Q: What are some of the priorities that CFOs face today?
Ans: I think some of the priorities that the CFO faces today really stem out of what’s been happening to global economy for the last couple of years; businesses have been under pressure,liquidity has been tighter and this has led to the CFO being very much more brought back into the center of running day-to-day business in organizations.Cash has become king again, liquidity is tight, therefore decision making has become far more important from the point of view of insuring future success, long-term survival, call it what you will,at least it has brought CFO right into the heart of the business. So it has been less about sales growth, long-term development and much more about effective business decision making and ensuring that those decisions are going to secure the future of the business rather than a short-term hike in revenues may be at the expense of long-term sustainability.
So the CFO is back into the middle of the business, very much at the heart of what the business he is doing and he has or she has to impose him or herself right in the central business inorder to ensure success for tomorrow.
Q: What are the challenges CFOs face in meeting these priorities?
Ans: I think the challenges facing the CFO today are quite considerable. Organizations generally have a number of issues to contain with. They have very challenging market conditions, they have new competitive threats, new competitors coming in, challenging traditional markets that got a much more educated customer base, more demanding internet services and products in the market place. They have to maintain their competitive edge, striving-moving forward, they are also faced with issues around technology changes, peoples’ habits have changed, the availability of the internet - those allowed people to, may be, buy things in a new way. And that has led to whole changes as priorities imposed new pressures on the organization.There are also changes around with environmental issues, green issues, sustainability issues,carbon, all of which inevitably come back into the office of the CFO. At the same time the CFO is facing convergence issues around the IFRS, differences between IFRS and US GAAP reporting,which results in two sets of books needing to be produced and reported upon.
But also the investor community is looking much more at economic value in the business and ensuring that when they read the financial statements in an organization that they can get an assessment of how well that business is doing, how well the executives and the business are driving the business and what is the long-term value in that business.
So, all these pressures are coming back into the office of the CFO and he needs to be focused on the business, where he has got to be making the right decisions. Driving value in the organization is very much less of keeping the books, undertaking the statutory and regulatory reporting, it is much more about being dynamic in the heart of the business and helping the fellow executives drive the business forward.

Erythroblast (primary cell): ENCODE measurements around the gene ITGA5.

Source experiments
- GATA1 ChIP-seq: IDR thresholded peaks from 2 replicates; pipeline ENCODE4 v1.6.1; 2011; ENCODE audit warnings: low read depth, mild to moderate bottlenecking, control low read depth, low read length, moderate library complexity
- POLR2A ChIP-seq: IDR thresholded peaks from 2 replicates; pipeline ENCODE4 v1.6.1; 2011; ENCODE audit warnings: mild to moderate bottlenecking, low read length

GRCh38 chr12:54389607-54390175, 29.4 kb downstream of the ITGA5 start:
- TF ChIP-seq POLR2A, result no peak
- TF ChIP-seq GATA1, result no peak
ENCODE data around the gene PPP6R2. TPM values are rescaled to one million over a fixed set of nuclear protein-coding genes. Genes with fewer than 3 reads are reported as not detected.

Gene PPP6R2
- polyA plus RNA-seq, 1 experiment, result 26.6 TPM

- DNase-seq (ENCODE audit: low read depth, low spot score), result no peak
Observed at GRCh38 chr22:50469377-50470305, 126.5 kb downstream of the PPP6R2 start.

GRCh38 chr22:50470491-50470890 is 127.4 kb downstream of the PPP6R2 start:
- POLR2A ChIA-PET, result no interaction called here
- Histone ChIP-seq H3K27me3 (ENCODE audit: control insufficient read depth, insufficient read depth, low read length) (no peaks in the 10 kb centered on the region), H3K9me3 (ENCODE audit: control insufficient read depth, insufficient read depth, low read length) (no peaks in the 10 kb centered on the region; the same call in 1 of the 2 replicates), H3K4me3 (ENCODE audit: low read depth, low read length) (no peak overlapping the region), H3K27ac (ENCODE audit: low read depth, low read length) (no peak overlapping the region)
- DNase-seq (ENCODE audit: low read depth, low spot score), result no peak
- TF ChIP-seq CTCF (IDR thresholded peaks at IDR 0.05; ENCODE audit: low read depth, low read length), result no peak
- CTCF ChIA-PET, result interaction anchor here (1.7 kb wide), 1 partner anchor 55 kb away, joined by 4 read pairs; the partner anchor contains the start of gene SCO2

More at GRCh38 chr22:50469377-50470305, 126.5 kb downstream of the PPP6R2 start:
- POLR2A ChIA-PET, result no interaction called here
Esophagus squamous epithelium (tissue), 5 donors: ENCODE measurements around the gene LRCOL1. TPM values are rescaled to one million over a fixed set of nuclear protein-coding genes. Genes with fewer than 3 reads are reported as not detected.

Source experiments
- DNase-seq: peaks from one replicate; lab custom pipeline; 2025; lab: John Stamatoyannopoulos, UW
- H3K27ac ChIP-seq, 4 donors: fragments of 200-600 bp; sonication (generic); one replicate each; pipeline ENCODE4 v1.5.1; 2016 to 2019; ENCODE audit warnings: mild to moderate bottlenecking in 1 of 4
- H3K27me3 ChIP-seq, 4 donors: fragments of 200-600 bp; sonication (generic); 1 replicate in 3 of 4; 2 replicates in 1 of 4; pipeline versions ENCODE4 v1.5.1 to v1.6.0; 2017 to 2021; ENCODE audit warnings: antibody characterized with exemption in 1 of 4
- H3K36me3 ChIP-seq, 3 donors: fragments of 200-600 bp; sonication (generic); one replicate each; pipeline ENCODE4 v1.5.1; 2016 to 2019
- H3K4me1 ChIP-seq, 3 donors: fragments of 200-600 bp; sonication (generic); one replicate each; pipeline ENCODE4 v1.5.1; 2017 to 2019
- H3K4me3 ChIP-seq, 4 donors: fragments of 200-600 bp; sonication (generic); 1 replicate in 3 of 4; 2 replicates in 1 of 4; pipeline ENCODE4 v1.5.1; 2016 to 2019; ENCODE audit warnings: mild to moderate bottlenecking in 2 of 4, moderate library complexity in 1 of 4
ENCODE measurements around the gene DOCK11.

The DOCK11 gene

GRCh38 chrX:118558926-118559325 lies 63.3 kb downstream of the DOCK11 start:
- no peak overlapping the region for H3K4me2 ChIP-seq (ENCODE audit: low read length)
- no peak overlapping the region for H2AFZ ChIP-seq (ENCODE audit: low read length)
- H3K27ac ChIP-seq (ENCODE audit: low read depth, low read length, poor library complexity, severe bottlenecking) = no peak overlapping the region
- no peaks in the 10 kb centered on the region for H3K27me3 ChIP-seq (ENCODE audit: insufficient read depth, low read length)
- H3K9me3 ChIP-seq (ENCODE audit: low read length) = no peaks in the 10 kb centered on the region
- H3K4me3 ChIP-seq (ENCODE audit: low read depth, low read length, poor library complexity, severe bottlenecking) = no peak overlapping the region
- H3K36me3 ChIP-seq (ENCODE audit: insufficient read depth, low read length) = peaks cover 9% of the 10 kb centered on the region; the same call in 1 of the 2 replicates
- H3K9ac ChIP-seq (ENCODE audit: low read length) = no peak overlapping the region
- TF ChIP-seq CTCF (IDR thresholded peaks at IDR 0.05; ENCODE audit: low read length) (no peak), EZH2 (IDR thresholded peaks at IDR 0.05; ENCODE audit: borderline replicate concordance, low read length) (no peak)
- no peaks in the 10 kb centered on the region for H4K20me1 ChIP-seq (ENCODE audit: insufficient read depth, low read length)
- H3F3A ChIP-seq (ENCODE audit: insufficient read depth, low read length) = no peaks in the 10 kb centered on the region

Q: How do you see the finance function evolve over the next 3 to 5 year?
Ans: I think the next 3-5 years is going to be quite exciting. I was the CFO many years ago when we were still using manual ledgers, we still have multiple platforms we had to utilize, there was no real linkage of technology between different platforms. It was a long process to bring accounts together.
We have seen a radical change in recent years, we have seen clearly the globalization of economies, which has led to geographic borders coming to end, language borders coming to end.All really around technology enabled change, which is allowing the finance functions to be located remotely from physical operations of the business. It becomes a very virtual world then, but the benefit of that is it opens up access to a new talent pool around the world.
People have changed their educational habits, many are adopting courses study now around international finance qualifications, servicing people going after CPA qualifications, CFA qualifications, certified and chartered accounting qualifications, all of which are universally recognized and acknowledged.
This is becoming very attractive throughout all parts of the world whether it be Latin America,Central and Eastern Europe, Africa, India, Russia, China and so on. So the benefit for organizations is firstly, technology is starting to reduce the burden around undertaking basic transactional activities. The term like chartered accounting is being used, which really means simply that technology will very much streamline the basic end-to-end transactional flows and reduce the need for manual intervention.
So, gone are the days when somebody would write out a purchase order and send it to somebody else for approval. When the goods were received in an organization, they will write out the goods receipt note and it was sent somewhere in the organization and then when invoice finally came in, you would match the invoice with the goods receipt note, with the purchase order.
All that now is very much done on the screen using word flow and other tools and that has really speeded up the whole interim process, but it has reduced the needful physical intervention as well. That will continue and that then will lead to the finance function becoming very much more focused on value creation, working on strategic decision making, tactical decisions, effective budgeting, forecasting, analysis and helping the executives of the organization to drive the business forward.
So we are seeing the CFO coming out of the score box, if you want to use the corrected analogy,he is no longer sitting out there keeping the scoreboard, he is down on the pitch, he is helping to drive the game, he is moving the players around the pitch to insure that the organization is fit for
striving for future business success.